“Thoreau-ing it all away”
Rev. Douglas Taylor
He said he went into the woods on purpose. He wanted solitude, he wanted to dig down deep into the nature of life itself and ‘suck the marrow’ he said – to touch the center; so, Henry David “social distanced” himself for two years, two months, and two days at Walden. I do hope the isolation impact of Covid-19 will not last as long two years, two months, and two days. That’s just too long. But perhaps, for us after these three months and change, we can begin to uncover some lessons. Perhaps there are some things we can learn from Thoreau about navigating the solitude and the distance we now keep as we travel through these pandemic times.
So, the caveat we must offer as we talk of Thoreau is that he was not, in fact, isolated or on lockdown the way many of us have experienced these past few months. Thoreau had a good bit of company through his time at Walden; he often took meals with his friend Mr. Emerson, for example. And there is that delightful factoid that his mother did his laundry on occasion.
Mr. Thoreau was not alone or truly isolated at Walden. He writes about having three chairs in the little house.
“…one for solitude, two for friendship, three for society. When visitors came in larger and unexpected numbers there was but the third chair for them all, but they generally economized the room by standing up.“
He went on to notice,
“It is surprising how many great men and women a small house will contain. I have had twenty-five or thirty souls, with their bodies, at once under my roof.“
The point for Thoreau was not to run away from society, but to step back from it to better understand his relationship to it. For that, I think we can still glean some wisdom although our situation, from his, differs.
Solitude was a goal for Thoreau, but not the full goal. Separation and space in which to think through his own thoughts – that was what he aimed to find: room to think. We, on the other hand, have been thrust into this separation and solitude by the pandemic; by necessity and compassion we keep our distance. But perhaps, since we are isolated, we may turn our thoughts now and then to the places Thoreau was wont to let his mind ramble.
“Let us settle ourselves, (he wrote) and work and wedge our feet downward through the mud and slush of opinion, and prejudice, and tradition, and delusion, and appearance, that alluvion which covers the globe, through Paris and London, through New York and Boston and Concord, through Church and State, through poetry and philosophy and religion, till we come to a hard bottom and rocks in place, which we can call reality…“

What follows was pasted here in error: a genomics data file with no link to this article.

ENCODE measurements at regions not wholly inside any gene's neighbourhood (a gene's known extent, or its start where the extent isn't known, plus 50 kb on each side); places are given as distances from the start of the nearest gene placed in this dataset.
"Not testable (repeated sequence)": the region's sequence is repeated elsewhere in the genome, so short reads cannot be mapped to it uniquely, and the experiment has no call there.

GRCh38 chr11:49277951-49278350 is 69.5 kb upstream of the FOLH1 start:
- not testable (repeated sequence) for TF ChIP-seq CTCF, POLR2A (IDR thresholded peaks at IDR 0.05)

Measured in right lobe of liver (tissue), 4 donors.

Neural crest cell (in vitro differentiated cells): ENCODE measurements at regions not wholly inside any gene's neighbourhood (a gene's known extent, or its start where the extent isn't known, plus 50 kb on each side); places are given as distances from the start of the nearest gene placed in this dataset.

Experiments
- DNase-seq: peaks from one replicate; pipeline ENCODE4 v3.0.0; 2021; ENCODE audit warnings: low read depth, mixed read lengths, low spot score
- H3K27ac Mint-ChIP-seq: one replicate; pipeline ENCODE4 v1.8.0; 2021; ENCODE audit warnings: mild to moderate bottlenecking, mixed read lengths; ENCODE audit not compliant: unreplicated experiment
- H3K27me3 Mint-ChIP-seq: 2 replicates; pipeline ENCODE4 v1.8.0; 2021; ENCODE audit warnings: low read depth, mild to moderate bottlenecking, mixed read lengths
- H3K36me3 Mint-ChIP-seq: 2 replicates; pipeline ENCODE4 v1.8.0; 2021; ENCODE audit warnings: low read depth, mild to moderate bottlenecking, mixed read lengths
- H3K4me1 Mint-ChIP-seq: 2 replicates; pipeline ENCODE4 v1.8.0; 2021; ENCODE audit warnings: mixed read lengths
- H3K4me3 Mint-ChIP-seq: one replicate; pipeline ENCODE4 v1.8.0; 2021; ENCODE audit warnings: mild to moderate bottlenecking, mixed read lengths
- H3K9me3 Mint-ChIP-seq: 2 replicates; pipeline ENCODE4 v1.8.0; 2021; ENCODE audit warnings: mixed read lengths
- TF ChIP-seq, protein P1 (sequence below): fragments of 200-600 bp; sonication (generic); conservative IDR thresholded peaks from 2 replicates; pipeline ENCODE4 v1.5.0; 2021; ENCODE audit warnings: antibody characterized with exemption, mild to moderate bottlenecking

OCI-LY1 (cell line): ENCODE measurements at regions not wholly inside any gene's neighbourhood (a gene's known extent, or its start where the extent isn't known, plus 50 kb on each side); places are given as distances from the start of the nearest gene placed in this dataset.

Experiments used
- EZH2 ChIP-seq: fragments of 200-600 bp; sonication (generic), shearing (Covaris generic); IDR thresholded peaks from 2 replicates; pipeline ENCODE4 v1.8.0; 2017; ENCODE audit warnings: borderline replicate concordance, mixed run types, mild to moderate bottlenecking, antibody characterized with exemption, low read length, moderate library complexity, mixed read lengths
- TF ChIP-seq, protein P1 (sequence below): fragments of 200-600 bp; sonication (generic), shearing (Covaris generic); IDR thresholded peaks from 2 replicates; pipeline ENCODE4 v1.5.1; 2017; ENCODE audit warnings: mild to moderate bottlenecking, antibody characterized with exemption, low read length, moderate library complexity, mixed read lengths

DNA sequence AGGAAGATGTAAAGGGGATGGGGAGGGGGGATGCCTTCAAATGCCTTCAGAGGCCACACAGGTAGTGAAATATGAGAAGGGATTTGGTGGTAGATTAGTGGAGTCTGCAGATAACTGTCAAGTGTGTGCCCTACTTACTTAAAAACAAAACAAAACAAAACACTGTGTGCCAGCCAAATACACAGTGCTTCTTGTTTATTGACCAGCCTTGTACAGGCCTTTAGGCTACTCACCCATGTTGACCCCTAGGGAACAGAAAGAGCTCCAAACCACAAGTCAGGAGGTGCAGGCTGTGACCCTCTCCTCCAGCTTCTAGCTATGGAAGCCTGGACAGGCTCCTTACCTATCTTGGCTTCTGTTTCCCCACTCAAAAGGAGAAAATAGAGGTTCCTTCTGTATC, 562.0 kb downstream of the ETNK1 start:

One of the more remembered lines from Walden is his declaration that he went to the woods “to live deliberately, to front only the essential facts of life, and see if I could not learn what it had to teach, … to live deep and suck out all the marrow of life, to live so sturdily and Spartan-like as to put to rout all that was not life.” He sought the solid ground, the firm bottom upon which he could stand – reality.
It was not solitude so much as simplicity that he wanted. Solitude was a means toward that goal. “Simplicity, simplicity, simplicity!” he shouts at one point in the test, “I say, let your affairs be as two or three, and not a hundred or a thousand.” This now certainly is a fitting bit of wisdom I am trying to live. Simplicity.
This pandemic has narrowed my focus. I have not disappeared into the woods, fronting only essential facts of life. But I have felt winnowed into a few recurring topics: resistance, resilience and a reevaluation of what matters most. Unlike Thoreau, I did not choose this social fasting. Yet like him, I am finding this isolation an opportunity to settle in and consider how I spend my life.
How do you spend your life? What matters to you? Has this pandemic time raised to your awareness questions of this sort? Let me put it like this: In the opening chapter of the book, Thoreau takes pains to outline the economy of his endeavor. He details the cost of the nails while noting how he borrowed the ax. He lists out the cost of the seed while accounting the market value of the beans when harvested. But he is not really telling us about the beans and the nails as he is telling us about himself. Thoreau puts such details of his financial spending as backdrop to explore the moral and spiritual spreadsheet of his living.
He saw civilized society around him stuck in the consumption-driven capitalism which he detested. Were Thoreau to witness our times, he would likely rant even harder against the ridiculousness of the Dow Jones and the GDP when compared to his simple bean field. Or think of it this way: the earth, Thoreau might remind us, has its own economy revealed here in 2020 as the machinations of our global economy have stumbled through the slowdown. The planet has a cleaner and truer economy than anything Wall Street might offer.